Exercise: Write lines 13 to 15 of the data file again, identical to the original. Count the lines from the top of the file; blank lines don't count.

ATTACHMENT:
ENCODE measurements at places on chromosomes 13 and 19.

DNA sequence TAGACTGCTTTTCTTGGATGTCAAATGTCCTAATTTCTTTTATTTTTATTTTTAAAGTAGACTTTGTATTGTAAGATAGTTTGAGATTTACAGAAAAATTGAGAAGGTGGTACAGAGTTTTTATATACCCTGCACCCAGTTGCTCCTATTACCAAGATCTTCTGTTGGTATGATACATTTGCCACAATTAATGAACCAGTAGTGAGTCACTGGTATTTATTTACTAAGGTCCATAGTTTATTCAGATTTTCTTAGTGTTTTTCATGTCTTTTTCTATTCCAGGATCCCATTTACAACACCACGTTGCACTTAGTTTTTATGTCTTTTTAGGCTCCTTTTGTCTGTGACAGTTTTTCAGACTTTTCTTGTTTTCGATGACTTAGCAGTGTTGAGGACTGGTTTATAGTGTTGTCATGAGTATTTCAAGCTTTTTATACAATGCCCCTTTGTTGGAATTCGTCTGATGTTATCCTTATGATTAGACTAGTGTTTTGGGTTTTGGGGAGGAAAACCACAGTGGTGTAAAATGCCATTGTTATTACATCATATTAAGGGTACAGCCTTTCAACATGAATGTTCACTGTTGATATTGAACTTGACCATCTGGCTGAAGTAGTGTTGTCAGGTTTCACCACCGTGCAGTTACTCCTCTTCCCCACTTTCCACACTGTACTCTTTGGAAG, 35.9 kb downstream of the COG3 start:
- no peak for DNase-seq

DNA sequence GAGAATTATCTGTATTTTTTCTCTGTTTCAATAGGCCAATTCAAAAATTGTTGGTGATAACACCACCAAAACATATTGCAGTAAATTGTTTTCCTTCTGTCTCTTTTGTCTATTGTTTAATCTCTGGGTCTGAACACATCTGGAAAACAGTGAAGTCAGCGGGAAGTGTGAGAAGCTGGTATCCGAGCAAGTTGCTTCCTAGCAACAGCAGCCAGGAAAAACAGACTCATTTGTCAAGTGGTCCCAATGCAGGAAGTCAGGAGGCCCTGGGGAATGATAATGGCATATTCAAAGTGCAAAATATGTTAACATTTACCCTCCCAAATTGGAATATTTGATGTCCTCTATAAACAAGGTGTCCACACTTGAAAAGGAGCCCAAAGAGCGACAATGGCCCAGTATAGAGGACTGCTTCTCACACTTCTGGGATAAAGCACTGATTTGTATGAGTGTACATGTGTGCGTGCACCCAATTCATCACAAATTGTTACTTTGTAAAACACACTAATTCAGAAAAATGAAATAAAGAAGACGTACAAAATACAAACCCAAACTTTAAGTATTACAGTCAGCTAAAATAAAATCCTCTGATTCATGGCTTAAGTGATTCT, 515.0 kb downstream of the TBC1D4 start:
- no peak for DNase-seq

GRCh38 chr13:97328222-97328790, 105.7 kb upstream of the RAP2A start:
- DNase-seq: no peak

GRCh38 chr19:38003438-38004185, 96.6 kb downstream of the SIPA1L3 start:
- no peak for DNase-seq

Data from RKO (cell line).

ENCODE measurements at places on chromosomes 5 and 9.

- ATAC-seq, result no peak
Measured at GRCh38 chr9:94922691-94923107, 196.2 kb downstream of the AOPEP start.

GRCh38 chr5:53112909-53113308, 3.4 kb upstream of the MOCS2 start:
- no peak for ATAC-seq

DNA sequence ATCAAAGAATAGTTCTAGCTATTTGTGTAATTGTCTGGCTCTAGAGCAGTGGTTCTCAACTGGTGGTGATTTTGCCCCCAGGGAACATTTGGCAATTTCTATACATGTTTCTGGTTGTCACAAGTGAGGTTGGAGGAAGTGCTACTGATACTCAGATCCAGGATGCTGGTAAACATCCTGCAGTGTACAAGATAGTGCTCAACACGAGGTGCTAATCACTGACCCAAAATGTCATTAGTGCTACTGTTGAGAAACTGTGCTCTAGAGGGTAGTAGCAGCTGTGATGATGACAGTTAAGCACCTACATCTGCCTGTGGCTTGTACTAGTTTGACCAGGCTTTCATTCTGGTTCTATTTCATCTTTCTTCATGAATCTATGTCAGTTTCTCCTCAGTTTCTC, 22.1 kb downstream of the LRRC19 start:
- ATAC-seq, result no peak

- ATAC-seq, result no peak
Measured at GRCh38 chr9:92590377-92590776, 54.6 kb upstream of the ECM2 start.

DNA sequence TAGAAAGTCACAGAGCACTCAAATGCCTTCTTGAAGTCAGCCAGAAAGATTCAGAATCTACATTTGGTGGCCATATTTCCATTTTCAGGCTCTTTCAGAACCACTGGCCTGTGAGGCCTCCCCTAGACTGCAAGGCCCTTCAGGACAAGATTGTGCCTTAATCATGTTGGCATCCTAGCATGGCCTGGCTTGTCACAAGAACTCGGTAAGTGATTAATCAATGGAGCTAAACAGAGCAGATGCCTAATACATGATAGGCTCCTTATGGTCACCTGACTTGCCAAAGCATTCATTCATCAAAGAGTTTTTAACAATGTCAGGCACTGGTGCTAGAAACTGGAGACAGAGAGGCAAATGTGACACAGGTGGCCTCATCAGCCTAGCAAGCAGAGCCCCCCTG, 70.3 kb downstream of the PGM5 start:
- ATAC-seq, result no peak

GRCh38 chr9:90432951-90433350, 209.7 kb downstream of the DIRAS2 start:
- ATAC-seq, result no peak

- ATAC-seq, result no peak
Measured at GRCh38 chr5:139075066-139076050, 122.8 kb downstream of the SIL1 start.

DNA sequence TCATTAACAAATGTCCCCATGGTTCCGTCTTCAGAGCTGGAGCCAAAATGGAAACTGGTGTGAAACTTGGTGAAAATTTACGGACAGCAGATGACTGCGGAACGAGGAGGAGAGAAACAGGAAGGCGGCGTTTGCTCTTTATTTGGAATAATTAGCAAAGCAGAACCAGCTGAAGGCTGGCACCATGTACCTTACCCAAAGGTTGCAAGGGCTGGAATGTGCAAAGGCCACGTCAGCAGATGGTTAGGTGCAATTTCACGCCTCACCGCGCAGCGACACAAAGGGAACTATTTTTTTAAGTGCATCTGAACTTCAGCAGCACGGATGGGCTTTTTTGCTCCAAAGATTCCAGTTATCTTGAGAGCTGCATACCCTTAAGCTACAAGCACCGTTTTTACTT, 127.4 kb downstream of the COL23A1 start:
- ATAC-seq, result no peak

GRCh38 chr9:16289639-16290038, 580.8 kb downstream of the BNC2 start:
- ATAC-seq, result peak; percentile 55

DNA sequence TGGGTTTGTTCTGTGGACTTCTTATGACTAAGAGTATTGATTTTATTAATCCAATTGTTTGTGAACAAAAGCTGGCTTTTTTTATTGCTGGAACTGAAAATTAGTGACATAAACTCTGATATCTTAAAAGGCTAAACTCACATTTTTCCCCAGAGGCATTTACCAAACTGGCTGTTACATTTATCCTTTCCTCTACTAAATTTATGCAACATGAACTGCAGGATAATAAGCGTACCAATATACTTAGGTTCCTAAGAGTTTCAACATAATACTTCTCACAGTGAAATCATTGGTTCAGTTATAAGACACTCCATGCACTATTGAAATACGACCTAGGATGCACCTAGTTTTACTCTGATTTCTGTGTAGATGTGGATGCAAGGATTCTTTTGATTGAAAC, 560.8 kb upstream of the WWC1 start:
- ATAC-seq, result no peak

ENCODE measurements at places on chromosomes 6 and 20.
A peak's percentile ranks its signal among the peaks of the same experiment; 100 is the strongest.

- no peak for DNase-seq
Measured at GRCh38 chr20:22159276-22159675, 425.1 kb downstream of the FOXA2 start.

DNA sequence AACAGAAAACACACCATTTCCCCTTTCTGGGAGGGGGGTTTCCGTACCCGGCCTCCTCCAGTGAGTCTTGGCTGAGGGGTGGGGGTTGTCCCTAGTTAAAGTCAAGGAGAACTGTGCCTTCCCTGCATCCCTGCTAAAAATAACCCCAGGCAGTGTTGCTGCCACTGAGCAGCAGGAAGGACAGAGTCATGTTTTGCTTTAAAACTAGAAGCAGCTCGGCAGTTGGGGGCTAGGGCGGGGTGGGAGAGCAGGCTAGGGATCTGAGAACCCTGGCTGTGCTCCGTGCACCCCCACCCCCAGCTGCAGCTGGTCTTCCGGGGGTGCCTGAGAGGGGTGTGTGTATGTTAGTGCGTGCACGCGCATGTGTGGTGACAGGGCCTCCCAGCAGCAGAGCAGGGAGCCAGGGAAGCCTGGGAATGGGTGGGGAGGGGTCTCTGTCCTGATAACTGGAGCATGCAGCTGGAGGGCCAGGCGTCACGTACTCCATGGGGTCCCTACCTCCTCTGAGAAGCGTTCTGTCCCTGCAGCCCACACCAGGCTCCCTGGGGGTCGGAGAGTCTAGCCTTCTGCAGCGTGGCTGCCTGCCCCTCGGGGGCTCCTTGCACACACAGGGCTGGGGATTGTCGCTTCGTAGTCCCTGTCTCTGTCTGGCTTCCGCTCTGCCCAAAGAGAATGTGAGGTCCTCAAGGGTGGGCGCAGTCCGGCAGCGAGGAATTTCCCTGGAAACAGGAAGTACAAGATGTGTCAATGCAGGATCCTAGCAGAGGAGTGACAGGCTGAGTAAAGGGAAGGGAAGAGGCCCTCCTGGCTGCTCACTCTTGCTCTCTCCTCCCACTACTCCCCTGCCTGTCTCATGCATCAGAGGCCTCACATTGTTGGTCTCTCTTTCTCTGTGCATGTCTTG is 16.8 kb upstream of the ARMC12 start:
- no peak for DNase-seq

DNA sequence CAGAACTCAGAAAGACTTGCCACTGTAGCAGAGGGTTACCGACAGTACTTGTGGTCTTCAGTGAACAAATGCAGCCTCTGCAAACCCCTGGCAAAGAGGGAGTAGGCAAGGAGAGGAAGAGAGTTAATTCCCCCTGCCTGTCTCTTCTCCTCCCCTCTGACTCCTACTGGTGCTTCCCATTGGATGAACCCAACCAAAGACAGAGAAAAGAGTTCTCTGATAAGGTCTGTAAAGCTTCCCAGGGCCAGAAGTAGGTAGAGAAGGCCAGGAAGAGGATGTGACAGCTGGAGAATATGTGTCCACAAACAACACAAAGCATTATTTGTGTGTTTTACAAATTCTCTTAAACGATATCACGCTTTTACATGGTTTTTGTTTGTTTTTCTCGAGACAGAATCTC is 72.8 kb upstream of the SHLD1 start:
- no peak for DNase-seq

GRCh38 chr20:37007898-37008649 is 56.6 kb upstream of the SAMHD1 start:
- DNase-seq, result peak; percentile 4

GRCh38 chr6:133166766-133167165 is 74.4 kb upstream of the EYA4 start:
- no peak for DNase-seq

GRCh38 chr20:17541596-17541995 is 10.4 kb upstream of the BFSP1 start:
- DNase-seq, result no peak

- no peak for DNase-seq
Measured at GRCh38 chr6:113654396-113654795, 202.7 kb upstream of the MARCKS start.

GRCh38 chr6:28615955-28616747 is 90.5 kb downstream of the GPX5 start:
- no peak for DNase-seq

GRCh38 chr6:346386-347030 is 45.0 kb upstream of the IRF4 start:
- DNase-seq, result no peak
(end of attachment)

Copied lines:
Measured at GRCh38 chr9:94922691-94923107, 196.2 kb downstream of the AOPEP start.

GRCh38 chr5:53112909-53113308, 3.4 kb upstream of the MOCS2 start:
- no peak for ATAC-seq